No living American writer has influenced rock'n'roll songwriters more than William Burroughs. Of the stars who have paid homage to Burroughs, none made as strong an impression on him as Kurt Cobain. It therefore came as a surprise to the editors of HIGH TIMES when on December 17, 1994, the magazine received a fax from a Seattle-based group, "Friends Understanding Kurt," laying partial blame for Cobain's suicide on the master himself.
The gist of the charge was that in the last months of his life, Cobain acquired a device called the Dream Machine, which had been created by Burroughs' friend and collaborator Brion Gysin and popularized by Burroughs. The Dream Machine,
the group wrote, is "a dangerous trance-inducing contraption," and there has been a "string of suicides associated with the machine since the '60s."
Furthermore, they claimed, it was "in fact, the catalyst in Kurt's unbelievably tragic, untimely death. To this day Courtney ponders whether the Dream Machine is really responsible for Kurt's death...If Kurt had not come into contact with its manufacturer, he would be with us today." The Dream Machine consists of a cardboard cylinder with holes in it attached to a record-player turntable, in the middle of which sits a 100-watt light bulb. When the machine is turned on, the cylinder spins at 78 rpm. Subjects sit in front of the cylinder and close their eyes, and the light reflects through the holes in the spinning cylinder on the eyelids.
The resulting flashes of light may, if the subjects are susceptible, create a mild sensation akin to the effect of the simplest light show. Aided by the inhalation of good pot and the sound of hot rock, the device might create at best a mild dreamlike sensation, or at worst (unless you're prone to epileptic seizures) an even milder headache. It's an adaptation of flicker technology, first seen with strobe lights and now packaged as brain machines.
Burroughs once said about the Dream Machine, "Subjects report dazzling lights and unearthly brilliance and color...Elaborate geometric constructions of incredible intricacy build up from multidimensional mosaic into living fireballs like the mandalas of Eastern Mysticism or resolve momentarily into apparently individual images and powerfully dramatic scenes like brightly colored dreams."
Following up the same fax, SOMA, the San Francisco "journal of Left Coast culture," found Steve Newman, a representative of Friends Understanding Kurt, who claimed Cobain had used the Dream Machine for "up to 72 hours at a time." Newman said the core of FUK was himself, Love, Love's attorney Celeste Mitchell and other friends of Cobain's, as well as various peripheral members." Love, he explained, played more of a "low-key role." HIGH TIMES' efforts to contact FUK were unsuccessful. Interview requests made through Love's record company, Geffen, and publicity agency, PMK, about this subject, were not answered. An attempt to acquire photos taken during Cobain's visit to Burroughs' home in Lawrence, KS in 1993--that had been given to Rosemary Carroll, Love's principal attorney--also didn't merit a return call.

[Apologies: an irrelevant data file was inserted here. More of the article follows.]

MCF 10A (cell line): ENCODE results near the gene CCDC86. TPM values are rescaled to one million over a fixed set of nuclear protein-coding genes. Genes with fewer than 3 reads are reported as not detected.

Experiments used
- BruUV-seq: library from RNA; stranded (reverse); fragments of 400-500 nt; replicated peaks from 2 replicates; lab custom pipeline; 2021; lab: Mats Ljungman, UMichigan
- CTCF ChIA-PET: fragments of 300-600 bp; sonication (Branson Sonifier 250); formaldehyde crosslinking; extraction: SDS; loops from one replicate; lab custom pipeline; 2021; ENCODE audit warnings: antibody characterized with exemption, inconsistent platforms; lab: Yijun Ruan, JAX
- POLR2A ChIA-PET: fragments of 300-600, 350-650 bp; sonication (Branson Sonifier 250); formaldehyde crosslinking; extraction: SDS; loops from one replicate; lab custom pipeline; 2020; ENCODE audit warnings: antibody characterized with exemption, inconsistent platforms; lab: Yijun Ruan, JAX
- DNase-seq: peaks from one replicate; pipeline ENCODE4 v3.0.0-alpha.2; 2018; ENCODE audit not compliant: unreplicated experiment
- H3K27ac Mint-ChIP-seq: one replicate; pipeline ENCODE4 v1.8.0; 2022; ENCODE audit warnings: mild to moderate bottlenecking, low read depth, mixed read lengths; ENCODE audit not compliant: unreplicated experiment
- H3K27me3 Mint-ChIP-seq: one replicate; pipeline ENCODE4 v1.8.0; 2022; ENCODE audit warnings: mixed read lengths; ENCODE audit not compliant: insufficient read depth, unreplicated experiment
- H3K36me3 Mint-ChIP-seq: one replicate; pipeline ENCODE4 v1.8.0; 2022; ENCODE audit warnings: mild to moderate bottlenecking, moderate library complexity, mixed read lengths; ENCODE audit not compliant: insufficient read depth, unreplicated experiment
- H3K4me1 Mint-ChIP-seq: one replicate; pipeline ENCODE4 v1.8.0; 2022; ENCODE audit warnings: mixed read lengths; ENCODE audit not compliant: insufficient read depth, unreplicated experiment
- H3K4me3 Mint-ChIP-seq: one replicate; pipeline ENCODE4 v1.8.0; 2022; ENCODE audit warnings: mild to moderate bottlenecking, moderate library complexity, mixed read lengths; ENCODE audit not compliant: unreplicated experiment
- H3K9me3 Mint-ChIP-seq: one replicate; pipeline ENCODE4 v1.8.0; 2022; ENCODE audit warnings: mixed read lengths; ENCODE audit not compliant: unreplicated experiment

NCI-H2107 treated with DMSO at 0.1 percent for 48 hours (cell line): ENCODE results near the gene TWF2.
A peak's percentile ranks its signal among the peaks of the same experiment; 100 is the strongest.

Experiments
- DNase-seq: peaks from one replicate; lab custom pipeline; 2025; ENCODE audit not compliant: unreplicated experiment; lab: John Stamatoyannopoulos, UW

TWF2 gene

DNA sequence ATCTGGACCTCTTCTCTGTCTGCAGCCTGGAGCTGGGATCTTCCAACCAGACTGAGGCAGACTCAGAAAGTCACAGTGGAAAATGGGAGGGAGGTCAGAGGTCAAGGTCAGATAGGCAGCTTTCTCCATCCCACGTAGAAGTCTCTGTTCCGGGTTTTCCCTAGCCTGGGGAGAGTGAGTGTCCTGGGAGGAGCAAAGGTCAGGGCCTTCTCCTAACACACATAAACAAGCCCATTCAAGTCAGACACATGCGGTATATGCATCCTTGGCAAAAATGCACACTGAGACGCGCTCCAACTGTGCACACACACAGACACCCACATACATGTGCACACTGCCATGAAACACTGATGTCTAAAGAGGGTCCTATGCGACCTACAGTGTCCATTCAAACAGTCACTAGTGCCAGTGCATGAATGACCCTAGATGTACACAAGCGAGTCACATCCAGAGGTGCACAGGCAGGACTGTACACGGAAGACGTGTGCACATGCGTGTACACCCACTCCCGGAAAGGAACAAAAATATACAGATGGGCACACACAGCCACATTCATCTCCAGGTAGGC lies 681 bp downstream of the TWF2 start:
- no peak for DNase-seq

However, we did locate David Woodard, the San Francisco businessman who manufactures and sells replicas of Gysin and Burroughs' Dream Machine for $145. In an interview conducted by Victor Bockris for HIGH TIMES, Woodard contended that Cobain called him as many as 20 times over a period of six months during 1993 and 1994 to talk about his life and the Dream Machine. "I got the sense that he was using it for long periods, but 72 hours? That's ludicrous."
Woodard met Cobain at a party in Seattle in the summer of 1993. He prefers not to detail the specifics of how and when Kurt bought the machine. According to the fax, "Woodard honorably complied with Kurt's very sincere wish, promptly and professionally shipping a freshly minted machine to Madrone [Seattle]: The state of California does not prohibit the sale of this fancy death machine to desperate young millionaires."
Surprisingly, Woodard admits that the Dream Machine may have compounded Cobain's problems. "If anything," he says, "the Dream Machine helped him to see that he was beginning to fall apart as a cultural figure. He felt like Andy Warhol, Wagner and Satan rolled up into one. He was in a very special place which invited timely suicide. It seemed like it was the perfect decision."
Does Woodard concede that the device he sold Cobain contributed to his death? "I pictured the suicide as being informed by an inner voice which was made audible through his experiences with the Dream Machine," he explains. "Yes, the Dream Machine played a part."
Perhaps Cobain knew what he was doing. Woodard leaves us with this image of his 27-year-old disciple: Kurt's in a full-scale Dream Machine-induced trance, his body hurtling from the glittering Manhattan skyline to a panorama of snowcapped Himalayas. His turquoise eyes are wide open. He's above the clouds now, contemplating the next stop on this magic carpet ride. Suddenly, he blasts off into deep blue space.
The controversy over what effect a psychedelic light machine had on Kurt Cobain during the last days of his life may be a smokescreen that plays into the hands of those who would have us believe he took his life two years ago. Tom Grant calls the fax a "confusion tactic" and "a futile effort to throw a blanket of deception over the truth." He clearly believes Friends Understanding Kurt is Courtney Love.
Hopefully, this article will stimulate discussion and lead to more revelations from those who really know what happened to Kurt Cobain and why he is no longer with us.